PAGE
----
Early results from Ukraine’s local elections held Sunday were beginning to pour in showing an east-west voting divide that has long separated the country of 45 million. The four polls released Monday showed President Petro Poroshenko retaining his support in the west and center of the country, with the Opposition Bloc gaining in the south and east, the Associated Press reported.
"The disposition of forces shows that the country is divided," said analyst Vladimir Fesenko, commenting on the tally of 30 percent of the vote.
Ukraine has traditionally had an east-west voting divide, with citizens in the western parts of the country historically voting for its regional and pro-European Union parties, while the eastern part of the country has largely voted for candidates supporting close relations with Russia. Despite declining poll numbers, Poroshenko managed to maintain support in the west.
The Opposition Bloc is composed of members from the former Party of Regions, which supported President Viktor Yanukovych, who was overthrown in February 2014 following a revolution. Experts said the revolution and ensuing war in the Donbass region that has taken the lives of 8,000 people had slightly moderated the east-west divide.
Overall, the election process was respected, election monitors with the Organization for Co-operation and Security in Europe (OSCE) said. But additional reforms were needed to increase the public’s confidence in elections, the group noted.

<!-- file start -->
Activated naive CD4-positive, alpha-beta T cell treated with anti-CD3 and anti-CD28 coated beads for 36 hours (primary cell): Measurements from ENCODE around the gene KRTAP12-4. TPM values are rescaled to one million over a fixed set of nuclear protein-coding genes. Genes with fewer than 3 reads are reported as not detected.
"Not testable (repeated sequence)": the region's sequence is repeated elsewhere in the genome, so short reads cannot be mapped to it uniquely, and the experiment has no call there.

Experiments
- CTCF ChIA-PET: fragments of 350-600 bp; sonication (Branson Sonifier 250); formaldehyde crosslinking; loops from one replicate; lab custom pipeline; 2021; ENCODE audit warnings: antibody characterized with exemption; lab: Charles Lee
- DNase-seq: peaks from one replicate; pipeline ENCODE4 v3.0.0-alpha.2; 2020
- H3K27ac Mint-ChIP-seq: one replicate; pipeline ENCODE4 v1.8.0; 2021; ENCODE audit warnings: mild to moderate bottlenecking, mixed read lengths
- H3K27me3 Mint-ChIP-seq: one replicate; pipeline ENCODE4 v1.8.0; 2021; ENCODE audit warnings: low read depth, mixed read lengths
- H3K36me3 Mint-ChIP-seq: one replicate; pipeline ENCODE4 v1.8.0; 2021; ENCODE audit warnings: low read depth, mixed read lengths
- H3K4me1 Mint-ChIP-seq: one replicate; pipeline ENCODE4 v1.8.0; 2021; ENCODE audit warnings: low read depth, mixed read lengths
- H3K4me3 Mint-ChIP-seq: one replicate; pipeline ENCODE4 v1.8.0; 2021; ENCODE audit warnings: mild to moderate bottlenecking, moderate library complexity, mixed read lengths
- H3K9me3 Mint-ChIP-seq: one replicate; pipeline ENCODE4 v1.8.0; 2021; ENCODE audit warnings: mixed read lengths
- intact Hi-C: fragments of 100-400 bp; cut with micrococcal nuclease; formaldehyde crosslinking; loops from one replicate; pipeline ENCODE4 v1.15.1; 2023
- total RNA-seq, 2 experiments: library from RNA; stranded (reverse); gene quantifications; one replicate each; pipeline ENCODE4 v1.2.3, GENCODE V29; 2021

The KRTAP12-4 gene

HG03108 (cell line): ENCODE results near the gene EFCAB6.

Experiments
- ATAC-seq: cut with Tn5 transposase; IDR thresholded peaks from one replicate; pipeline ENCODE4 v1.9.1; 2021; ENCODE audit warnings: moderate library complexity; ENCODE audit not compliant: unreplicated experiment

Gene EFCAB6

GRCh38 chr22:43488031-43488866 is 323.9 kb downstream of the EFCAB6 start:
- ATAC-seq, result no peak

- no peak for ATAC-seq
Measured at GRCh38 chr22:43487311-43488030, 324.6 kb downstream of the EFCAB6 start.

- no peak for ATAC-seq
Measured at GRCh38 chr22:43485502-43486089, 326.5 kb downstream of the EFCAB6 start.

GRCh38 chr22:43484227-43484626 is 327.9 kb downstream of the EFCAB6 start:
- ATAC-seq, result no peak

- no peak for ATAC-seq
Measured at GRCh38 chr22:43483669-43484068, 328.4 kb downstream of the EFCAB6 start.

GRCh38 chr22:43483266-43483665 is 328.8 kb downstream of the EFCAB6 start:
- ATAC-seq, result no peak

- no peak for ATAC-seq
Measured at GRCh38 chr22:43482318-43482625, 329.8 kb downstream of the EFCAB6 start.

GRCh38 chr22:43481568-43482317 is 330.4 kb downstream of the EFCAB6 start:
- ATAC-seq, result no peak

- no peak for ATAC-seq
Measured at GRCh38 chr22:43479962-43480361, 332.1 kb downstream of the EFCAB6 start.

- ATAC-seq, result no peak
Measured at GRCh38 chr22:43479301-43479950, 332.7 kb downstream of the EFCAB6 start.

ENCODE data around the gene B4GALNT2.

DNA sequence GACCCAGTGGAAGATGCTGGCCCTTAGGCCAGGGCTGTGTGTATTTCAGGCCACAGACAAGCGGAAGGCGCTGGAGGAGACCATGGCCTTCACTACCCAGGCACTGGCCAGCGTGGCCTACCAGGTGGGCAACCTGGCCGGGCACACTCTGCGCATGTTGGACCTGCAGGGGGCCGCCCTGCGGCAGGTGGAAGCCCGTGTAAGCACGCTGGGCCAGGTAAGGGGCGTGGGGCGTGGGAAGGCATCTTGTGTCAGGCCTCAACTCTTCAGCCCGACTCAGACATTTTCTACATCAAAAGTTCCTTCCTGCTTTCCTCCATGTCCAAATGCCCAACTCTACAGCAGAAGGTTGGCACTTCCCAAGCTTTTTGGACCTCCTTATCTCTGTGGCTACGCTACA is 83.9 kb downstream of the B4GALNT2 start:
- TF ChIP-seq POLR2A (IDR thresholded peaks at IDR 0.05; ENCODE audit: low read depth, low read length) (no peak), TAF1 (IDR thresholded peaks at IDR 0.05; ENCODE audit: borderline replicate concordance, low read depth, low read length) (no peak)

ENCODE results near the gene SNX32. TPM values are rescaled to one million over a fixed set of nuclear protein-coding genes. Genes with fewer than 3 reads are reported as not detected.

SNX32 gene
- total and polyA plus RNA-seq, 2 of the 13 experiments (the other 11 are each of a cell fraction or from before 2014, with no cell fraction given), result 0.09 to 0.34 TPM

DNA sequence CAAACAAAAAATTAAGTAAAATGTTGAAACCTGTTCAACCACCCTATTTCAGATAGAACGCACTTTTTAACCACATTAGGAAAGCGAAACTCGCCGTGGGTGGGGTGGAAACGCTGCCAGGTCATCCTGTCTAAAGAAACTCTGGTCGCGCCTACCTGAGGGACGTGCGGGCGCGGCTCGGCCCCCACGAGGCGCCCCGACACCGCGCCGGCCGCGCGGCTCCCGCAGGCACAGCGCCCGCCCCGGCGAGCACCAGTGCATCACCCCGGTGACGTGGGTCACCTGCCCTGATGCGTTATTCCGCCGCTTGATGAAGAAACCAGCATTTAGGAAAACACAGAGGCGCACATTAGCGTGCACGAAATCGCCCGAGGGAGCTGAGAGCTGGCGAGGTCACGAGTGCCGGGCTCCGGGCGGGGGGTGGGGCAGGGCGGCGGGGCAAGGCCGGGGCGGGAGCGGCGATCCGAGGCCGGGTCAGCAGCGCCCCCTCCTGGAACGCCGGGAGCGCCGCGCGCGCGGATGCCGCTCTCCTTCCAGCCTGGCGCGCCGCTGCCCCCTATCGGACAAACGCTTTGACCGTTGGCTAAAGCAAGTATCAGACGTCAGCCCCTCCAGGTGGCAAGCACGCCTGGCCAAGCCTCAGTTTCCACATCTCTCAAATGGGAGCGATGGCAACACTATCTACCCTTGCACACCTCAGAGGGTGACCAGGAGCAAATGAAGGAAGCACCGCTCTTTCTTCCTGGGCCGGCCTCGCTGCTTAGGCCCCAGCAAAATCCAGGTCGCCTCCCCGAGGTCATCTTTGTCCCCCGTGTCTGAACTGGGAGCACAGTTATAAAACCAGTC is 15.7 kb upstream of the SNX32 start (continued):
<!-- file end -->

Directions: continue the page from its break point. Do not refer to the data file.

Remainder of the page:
“Nevertheless, the complexity of the legal framework, the dominance of powerful economic groups, threats and physical attacks against candidates, and the fact that virtually all campaign coverage in the media was paid for all underscore the need for further reform,” the OSCE’s statement said.
With Ukraine undergoing decentralization, local authorities will gain more power and greater control over budgets, leading to hotly contested elections. Because of the Russian annexation of Crimea in March 2014 and the ongoing war in the eastern Donbass region, more than 5 million voters were unable to participate in the election. The government drew criticism since displaced citizens who were still registered at their former addresses were unable to vote.
Controversy erupted Sunday when elections were not held in the southeastern city of Mariupol. A company owned by oligarch Rinat Akhmetov, a supporter of the Opposition Bloc, had printed the ballots in the city. President Poroshenko tweeted that the failure to hold elections in Mariupol was unacceptable. Elections were also not held in Krasnoarmiisk and Svatove, leading the Opposition Bloc and Poroshenko to blame one another.
Непроведення виборів у Маріуполі неприйнятні. Відповідні зміни до законодавства дозволять нам провести вибори в Маріуполі та Красноармійську
— Петро Порошенко (@poroshenko) October 26, 2015
Some results were already available. Kiev Mayor Vitali Klitschko, the former heavyweight boxing champion, won re-election, as did Kharkiv Mayor Hennadiy Kernes and Lviv Mayor Andriy Sadovyi, according to local newspaper the Kyiv Post.
Allegations of vote buying, candidates with similar names and threats of physical attacks were all reported. The full official results of the local elections were expected on Wednesday.